In between slinging beers and moving back and forth to the kitchen to prepare bar food, Hardy said generations of regulars have come through the doors. He said Thanksgiving has become a big day at the pub when regulars who now have adult children bring them along.
He said the pub’s charm, coupled with people not wanting the hassle of going downtown just to get a beer, spells success for places like Howie’s.
“Ninety-nine percent of the time I don’t have to ask what anybody wants,” Hardy said.
‘You’re just welcome here, and that’s nice’
In addition to Hardy and Moore, Hardy’s wife works at Howie’s on Tuesdays. They also retained a bartender who worked for the previous owner, which creates a small crew and a family-run atmosphere
“They knew we would keep it a true neighborhood bar,” Hardy said.
Another part of Howie’s success is the location, close to Windsor Heights, but also right off Interstate 295, meaning “no matter where you’re going, you’re halfway home” when you pass by, Hardy said.
The bar was renovated during the pandemic and Hardy said they had regulars offer to help. One of them, 61-year-old Shawn Donohue, chimed in that he was one of the crew.
“You take care of the people who take care of you,” he said from the end of the bar.
Donohue, who worked for 20 years at the nearby former B&M baked bean factory, now lives in Lisbon. But he said he still makes an effort to stop into Howie’s once a week. He said he started coming in because it was a nice local spot where he could come and unwind after work.
“You could always count on them being here,” he said. “It’s changed a lot, but (Hardy and Moore) maintained that anybody is welcome here.”
Donohue said he “loves these guys,” and praised Hardy and Moore for keeping the pub a place where neighborhood residents and regular customers can gather.
He said he never feels alienated at Howie’s, despite sometimes being the oldest person in the room. Even though he sees people he’s known for years when he comes in, he still meets new people and makes new relationships.
Donohue said while some things have changed, including the menu and the interior design, the feel of the pub has remained a “neighborhood, working-class bar,” but one that’s been brought up to modern standards.
Just a few seats down the bar sit Kaela Holmes and Connor Kelly, two regulars who live about a mile away. Holmes, born and raised in Portland, said Howie’s has been around most of her life.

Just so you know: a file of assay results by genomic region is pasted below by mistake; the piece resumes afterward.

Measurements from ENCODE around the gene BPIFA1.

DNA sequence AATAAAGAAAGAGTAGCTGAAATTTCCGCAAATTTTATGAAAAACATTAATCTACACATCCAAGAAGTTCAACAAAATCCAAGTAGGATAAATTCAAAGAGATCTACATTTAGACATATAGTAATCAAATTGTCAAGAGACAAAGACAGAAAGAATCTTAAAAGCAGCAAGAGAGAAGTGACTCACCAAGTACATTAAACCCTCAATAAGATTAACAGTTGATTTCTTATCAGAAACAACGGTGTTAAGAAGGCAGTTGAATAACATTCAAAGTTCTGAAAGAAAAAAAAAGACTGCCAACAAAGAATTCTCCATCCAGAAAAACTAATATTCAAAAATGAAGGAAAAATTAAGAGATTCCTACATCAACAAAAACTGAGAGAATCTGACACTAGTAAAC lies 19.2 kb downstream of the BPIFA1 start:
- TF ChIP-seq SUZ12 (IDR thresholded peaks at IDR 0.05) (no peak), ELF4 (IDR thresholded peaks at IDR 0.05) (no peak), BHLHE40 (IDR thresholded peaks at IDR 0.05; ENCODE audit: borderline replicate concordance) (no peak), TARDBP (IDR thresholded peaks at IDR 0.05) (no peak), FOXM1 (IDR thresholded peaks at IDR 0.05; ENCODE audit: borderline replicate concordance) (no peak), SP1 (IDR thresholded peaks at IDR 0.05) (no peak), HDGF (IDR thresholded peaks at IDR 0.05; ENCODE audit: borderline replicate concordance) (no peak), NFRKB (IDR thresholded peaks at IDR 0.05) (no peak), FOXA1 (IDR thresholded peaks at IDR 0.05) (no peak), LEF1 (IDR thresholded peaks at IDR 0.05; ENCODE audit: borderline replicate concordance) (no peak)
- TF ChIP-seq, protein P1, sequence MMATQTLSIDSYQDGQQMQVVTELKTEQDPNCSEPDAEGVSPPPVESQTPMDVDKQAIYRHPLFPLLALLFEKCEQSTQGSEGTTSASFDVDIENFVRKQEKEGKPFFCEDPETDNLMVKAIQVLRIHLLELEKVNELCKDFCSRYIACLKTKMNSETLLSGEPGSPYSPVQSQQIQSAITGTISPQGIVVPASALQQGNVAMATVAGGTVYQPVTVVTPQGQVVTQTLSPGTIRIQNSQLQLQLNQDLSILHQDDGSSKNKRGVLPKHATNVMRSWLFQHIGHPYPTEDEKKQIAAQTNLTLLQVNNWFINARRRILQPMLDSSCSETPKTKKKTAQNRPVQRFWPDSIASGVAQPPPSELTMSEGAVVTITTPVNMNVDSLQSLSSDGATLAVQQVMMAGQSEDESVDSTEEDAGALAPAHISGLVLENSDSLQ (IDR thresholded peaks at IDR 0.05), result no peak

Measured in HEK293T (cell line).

“My mother is a regular here,” she said.
Holmes said the appeal of a place like Howie’s is that it bridges the gap between a rowdy dive bar and the more expensive spots downtown.
“There’s a lot of people on their way home from work,” Holmes said of the cast of characters at the bar. “The younger crowd is people who live nearby.”
She said a lot of the regulars are people who have been coming in since Chadbourne owned the bar, but the younger patrons still feel welcome.
“This is something Portland is missing because it’s changed so much,” Holmes said. “If you just want to go to get a beer, have a place to relax, a place like this makes it an easy decision. You’re just welcome here, and that’s nice.”
‘The neighborhood decides’
Back in Oakdale, Barbuto said the plan is to open the Continental in September. They have building permits but are waiting for a change-of-use application to be approved by the city before beginning renovations.
“It appeals to a lot of people,” he said of the European bar he hopes to open. “It’s not too specific in any direction. Those places always feel a little bit cozy, and that’s what we’re looking for.”
Barbuto said even if someone does open a bar in a neighborhood, it’s not a given that it will become the neighborhood watering hole; it’s up to the locals to decide if they’ll come in regularly.
“The neighborhood decides if you’re the neighborhood bar,” he said. “You try to provide a great product, you have to want to be there every night and find good people to work for you. And the neighborhood decides, they have to show up. You’re the fortunate one if they do.”
He said there is something about knowing all the regulars’ names that sets a neighborhood bar apart. He said it makes you feel accepted, where if you see the regulars out walking around or at the store, you wave and say hello, and they do the same.
“There’s something about knowing the community is happy to know you’re there,” Barbuto said. “When that finally clicks, it’s like the business is breathing on its own.”
He said an aspect that sets a neighborhood bar apart is a person might walk in without even planning to go there. People come in straight from work, or on their day off. They come in when they’re sad or happy. They come in because of the nice spring weather or because it’s getting colder.
“It’s automatic,” Barbuto said. “It feels comfortable, like walking into your living room.”